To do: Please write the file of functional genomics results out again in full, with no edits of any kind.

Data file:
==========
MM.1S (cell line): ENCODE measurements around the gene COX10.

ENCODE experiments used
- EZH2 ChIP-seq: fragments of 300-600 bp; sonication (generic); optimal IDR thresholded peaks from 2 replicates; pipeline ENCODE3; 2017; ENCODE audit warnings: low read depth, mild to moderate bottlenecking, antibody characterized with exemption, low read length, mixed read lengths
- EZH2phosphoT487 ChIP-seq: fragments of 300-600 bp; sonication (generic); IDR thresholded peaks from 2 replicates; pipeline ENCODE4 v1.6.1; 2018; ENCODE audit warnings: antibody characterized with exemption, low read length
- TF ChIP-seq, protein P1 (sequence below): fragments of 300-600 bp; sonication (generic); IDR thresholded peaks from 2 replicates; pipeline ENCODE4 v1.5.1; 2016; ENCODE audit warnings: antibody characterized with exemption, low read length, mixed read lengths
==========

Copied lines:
MM.1S (cell line): ENCODE measurements around the gene COX10.

ENCODE experiments used
- EZH2 ChIP-seq: fragments of 300-600 bp; sonication (generic); optimal IDR thresholded peaks from 2 replicates; pipeline ENCODE3; 2017; ENCODE audit warnings: low read depth, mild to moderate bottlenecking, antibody characterized with exemption, low read length, mixed read lengths
- EZH2phosphoT487 ChIP-seq: fragments of 300-600 bp; sonication (generic); IDR thresholded peaks from 2 replicates; pipeline ENCODE4 v1.6.1; 2018; ENCODE audit warnings: antibody characterized with exemption, low read length
- TF ChIP-seq, protein P1 (sequence below): fragments of 300-600 bp; sonication (generic); IDR thresholded peaks from 2 replicates; pipeline ENCODE4 v1.5.1; 2016; ENCODE audit warnings: antibody characterized with exemption, low read length, mixed read lengths